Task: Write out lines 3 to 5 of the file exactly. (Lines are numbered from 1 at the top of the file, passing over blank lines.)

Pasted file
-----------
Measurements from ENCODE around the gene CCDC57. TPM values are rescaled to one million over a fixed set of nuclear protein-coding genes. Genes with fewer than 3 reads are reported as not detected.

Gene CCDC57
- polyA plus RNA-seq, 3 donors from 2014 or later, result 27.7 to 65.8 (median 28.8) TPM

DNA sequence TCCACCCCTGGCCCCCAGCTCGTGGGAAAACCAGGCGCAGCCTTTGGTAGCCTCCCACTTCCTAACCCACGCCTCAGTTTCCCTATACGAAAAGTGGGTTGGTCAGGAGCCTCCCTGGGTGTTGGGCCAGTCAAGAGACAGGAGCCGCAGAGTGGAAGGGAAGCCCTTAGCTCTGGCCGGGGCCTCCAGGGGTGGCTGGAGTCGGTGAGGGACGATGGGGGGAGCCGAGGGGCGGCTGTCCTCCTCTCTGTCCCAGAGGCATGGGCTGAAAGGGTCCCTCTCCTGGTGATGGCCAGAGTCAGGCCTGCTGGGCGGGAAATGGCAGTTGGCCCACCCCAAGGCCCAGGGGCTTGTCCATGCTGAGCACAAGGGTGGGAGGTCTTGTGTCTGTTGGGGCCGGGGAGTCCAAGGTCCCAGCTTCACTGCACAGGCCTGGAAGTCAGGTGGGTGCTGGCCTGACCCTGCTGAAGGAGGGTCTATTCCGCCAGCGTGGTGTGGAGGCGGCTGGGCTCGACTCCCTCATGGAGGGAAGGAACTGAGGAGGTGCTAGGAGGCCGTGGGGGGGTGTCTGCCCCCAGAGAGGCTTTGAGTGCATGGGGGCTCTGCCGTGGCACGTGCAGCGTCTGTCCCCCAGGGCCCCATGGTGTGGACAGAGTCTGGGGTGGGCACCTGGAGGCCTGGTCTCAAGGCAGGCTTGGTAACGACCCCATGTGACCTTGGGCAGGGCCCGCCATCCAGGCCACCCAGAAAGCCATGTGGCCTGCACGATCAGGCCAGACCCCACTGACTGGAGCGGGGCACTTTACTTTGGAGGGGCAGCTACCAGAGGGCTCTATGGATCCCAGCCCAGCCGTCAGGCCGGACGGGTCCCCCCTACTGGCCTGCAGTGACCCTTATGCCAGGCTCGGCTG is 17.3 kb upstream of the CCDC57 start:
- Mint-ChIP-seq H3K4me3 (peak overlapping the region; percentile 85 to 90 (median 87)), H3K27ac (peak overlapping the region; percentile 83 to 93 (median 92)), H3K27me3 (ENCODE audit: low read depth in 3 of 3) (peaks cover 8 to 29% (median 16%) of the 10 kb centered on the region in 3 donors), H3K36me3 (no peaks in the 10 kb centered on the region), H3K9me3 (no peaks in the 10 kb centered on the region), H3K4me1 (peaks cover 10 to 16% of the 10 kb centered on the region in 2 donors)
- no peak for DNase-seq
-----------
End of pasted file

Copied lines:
- polyA plus RNA-seq, 3 donors from 2014 or later, result 27.7 to 65.8 (median 28.8) TPM

DNA sequence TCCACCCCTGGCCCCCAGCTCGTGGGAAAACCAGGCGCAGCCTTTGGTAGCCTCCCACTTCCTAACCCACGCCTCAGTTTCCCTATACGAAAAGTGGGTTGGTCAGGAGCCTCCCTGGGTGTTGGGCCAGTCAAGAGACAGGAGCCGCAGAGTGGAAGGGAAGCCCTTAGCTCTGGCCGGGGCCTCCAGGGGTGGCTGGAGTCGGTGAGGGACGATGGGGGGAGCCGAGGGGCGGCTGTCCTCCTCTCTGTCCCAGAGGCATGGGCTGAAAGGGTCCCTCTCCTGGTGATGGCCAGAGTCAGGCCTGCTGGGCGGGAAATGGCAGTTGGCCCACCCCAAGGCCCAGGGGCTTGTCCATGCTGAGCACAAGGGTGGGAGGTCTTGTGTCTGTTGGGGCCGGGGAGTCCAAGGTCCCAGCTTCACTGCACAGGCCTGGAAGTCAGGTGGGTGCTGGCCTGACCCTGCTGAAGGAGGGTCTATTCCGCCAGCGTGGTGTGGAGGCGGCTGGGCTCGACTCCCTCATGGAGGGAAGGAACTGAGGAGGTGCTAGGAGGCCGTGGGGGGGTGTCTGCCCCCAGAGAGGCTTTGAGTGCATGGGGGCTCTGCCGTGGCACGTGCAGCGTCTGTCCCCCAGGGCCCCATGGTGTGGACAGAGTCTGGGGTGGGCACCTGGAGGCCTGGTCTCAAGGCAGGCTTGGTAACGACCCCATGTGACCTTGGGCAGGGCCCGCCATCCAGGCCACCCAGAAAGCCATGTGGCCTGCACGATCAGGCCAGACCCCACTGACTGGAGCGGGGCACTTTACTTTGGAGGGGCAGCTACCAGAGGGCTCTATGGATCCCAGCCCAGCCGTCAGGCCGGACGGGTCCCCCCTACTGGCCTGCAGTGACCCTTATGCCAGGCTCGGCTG is 17.3 kb upstream of the CCDC57 start:
- Mint-ChIP-seq H3K4me3 (peak overlapping the region; percentile 85 to 90 (median 87)), H3K27ac (peak overlapping the region; percentile 83 to 93 (median 92)), H3K27me3 (ENCODE audit: low read depth in 3 of 3) (peaks cover 8 to 29% (median 16%) of the 10 kb centered on the region in 3 donors), H3K36me3 (no peaks in the 10 kb centered on the region), H3K9me3 (no peaks in the 10 kb centered on the region), H3K4me1 (peaks cover 10 to 16% of the 10 kb centered on the region in 2 donors)